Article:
Dear Readers, you may notice the dates of the Blog do not match the Flash Post dates which are in real time. The blog was written in 2009 and saw the light of day 6 months back when my younger daughter discovered it and decided to bring it to you here.
Only Memories Remain | Flash Post 422

Only Memories Remain | Flash Post 422

Button, I don’t know about you but I constantly dig into my bag of memories whenever I feel sad and under the weather and they have never failed to draw me out of that gloom.

I am sure you have memories that haunt you too!

Yes but those are few and far between and each of them, good or bad, remind me that I’ve had it better than most.

What were your childhood years like? Were they happy?

They were wonderful and I am grateful. Given a chance, I’d welcome a rewind.

Let’s hear a few.

There’s a photo of mine in the bedroom with me in a black coat frowning into the camera. I must have been all of five and don’t have a clue who clicked that picture. However, I do remember that I had an uncle who got that coat back for me after a trip. I lived in it till I outgrew it and hung on to it till much later refusing to even pass it down to my younger sibling. I also remember the house we lived in that had a central courtyard where baba would cook delectable food once in a while and, till this day, when my sister and I chat for hours, we remember the years we spent together.

I’m sure there’s much more!

Both of us were doted upon and even though we were not financially well-off, baba and ma went out of their ways to do their best by us. Baba would suddenly break out singing a Hemant Mukherjee or Kishor Kumar number or play a tune on his mouth organ which he played with gusto and ma would take turns to cook our favourite dish once every month. The only vacation we could afford was visiting my grandparents from my mother’s side when we travelled to a village called Putimari in the district of Nadia in West Bengal. Baba taught me how to catch fish and I still remember my excitement when I hooked my first catch. He also taught me to swim in the river that flowed a few kilometres away from the house. That clay house had a thatched roof and looked palatial because of its size. You may not believe me if I tell you that I learnt to de-husk rice using the massive manual contraption! I’d lie on bamboo beds—called matchas in Bengali—on full moon nights and gaze at the stars for hours and dream about going up there and touching them. If I was lucky, I’d catch a shooting star. At times, on moonless nights, fireflies would light up the darkness in tiny bursts. That house was magical with flowering plants and fruit trees of every kind. I’d climb mango trees and pluck raw mangoes that ma would make pickle out of and, till this day, I feel nostalgic of those times gone by. If it got too hot, we’d use a hand fan made of palm leaves to cool down. At times when my grandmother wished to pamper us, she’d fan us while we slept. My grandparents from my father’s side lived with us and my grandmother, who lived to be 90, was great fun to be with. Of course the poor lady bore the brunt of our pranks but I must confess that she took it in her stride and often caught us by surprise with her equally naughty and humorous repartees.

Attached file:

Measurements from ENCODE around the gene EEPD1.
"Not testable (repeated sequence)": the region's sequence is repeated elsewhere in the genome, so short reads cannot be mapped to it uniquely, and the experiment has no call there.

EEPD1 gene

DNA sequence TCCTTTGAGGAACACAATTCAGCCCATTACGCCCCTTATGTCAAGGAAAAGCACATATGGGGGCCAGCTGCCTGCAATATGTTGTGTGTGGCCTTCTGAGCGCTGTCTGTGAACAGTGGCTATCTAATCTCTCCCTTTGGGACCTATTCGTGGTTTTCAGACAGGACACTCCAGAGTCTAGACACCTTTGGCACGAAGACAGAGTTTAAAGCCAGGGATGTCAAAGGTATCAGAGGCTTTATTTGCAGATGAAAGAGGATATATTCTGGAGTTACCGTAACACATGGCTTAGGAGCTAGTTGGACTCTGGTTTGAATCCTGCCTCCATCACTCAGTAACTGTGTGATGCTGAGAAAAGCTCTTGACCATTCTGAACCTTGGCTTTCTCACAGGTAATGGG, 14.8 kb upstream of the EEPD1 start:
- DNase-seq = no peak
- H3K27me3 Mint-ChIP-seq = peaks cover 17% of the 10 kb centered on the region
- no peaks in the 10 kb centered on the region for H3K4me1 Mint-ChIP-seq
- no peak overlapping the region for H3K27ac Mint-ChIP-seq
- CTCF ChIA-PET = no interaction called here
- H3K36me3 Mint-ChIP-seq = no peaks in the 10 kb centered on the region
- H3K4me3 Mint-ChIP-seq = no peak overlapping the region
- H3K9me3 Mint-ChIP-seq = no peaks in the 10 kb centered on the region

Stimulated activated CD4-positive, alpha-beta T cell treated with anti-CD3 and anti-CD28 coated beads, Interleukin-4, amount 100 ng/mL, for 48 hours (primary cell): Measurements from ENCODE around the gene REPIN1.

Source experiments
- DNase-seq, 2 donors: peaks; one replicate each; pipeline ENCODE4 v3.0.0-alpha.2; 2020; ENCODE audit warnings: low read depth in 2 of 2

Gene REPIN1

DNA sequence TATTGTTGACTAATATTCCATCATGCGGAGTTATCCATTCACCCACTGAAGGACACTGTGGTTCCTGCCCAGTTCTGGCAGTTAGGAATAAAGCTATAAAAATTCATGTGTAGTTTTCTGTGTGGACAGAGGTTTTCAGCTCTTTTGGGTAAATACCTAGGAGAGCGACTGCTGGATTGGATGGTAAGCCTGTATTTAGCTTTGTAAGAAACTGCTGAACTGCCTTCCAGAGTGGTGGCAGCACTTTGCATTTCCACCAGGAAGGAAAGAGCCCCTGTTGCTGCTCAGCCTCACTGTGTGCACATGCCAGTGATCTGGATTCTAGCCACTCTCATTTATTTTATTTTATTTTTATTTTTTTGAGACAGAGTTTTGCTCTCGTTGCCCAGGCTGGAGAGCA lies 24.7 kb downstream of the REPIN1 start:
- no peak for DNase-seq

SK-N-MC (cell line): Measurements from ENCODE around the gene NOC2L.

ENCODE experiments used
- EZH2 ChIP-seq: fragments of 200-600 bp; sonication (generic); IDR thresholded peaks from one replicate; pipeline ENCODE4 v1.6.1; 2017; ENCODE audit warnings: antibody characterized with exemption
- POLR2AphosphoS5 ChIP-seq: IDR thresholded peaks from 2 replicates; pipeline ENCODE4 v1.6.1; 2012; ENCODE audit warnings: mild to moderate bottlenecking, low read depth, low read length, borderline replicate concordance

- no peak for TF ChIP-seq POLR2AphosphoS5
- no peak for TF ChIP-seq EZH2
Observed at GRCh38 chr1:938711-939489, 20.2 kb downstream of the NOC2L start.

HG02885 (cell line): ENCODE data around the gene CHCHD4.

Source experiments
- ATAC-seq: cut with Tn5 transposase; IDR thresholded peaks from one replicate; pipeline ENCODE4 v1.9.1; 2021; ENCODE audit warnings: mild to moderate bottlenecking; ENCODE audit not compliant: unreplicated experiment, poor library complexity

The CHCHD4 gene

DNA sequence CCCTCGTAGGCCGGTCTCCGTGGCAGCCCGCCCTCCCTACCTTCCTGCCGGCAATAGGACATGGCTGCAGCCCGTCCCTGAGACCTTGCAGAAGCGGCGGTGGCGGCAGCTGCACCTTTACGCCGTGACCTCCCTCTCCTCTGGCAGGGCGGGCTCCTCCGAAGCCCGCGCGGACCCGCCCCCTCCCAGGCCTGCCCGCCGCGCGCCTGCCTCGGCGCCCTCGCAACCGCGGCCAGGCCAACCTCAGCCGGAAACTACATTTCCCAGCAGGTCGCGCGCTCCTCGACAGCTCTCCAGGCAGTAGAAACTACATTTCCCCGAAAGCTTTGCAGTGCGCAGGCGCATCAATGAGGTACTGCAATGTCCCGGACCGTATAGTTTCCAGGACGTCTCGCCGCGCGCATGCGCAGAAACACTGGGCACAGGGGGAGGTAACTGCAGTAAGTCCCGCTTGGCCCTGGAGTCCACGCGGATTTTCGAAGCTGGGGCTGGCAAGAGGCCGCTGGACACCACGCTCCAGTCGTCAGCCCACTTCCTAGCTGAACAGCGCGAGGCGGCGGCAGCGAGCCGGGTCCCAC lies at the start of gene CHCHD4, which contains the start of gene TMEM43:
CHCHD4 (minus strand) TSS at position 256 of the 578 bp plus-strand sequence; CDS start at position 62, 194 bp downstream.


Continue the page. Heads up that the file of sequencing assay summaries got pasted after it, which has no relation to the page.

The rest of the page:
You can’t stop here.

I was also the apple of my father’s eye much to the chagrin of my younger sister. He’d get me a lollipop or a tiny mithai and pass it on to me without anyone’s knowledge and later, look at me with a glint in his eye and one of his impish smile as if to say “this is only between the two of us.” My mother used to reprimand him and point out that what he was doing was unfair and, if my sister found out, she’d feel sad.

That’s not nice.

But parents do it all the time.

Is there anything you remember from your school days?

Lots. My sister and I almost always walked to school and back. We got dropped off by baba in the mornings and got picked up by ma after school hours. Once in a while on our way back, ma would treat us to a ride back home in a cycle rickshaw. On other days, she’d buy us chana from the chanawala outside the school gate. The rickshaw ride was never mentioned to my father though but she felt morally good about treating us on par.

Tell me something about your worklife.

All I’ll tell you is that those six years of my life was pure magic. I’d board the bus the office sent around 7 in the morning and be ready on time. I was told by ma that the right thing for a girl from good homes was to wear a sari to work though she had to do the draping because I hadn’t worn a sari prior to that. She also tied a braid as I had knee length hair and I’d be off. If I got back home later than 6.30, I could bet my bottom dollar that baba would be waiting at the street corner pacing up and down looking flustered and unhappy.

I am amazed at how vividly you remember every moment of your life till now! Any memories about your married life?

Plenty but I’ll leave them for another time. The only bit I’ll part with today is that I have spent triple the number of years being married to Dost compared to the time I spent at my parents.

That’s interesting.

Button, this post happened because of a quote by Tennessee Williams that says:
Has it ever struck you
that life is all memory,
except for the one present
moment that goes
by you so quick you
hardly catch it going?

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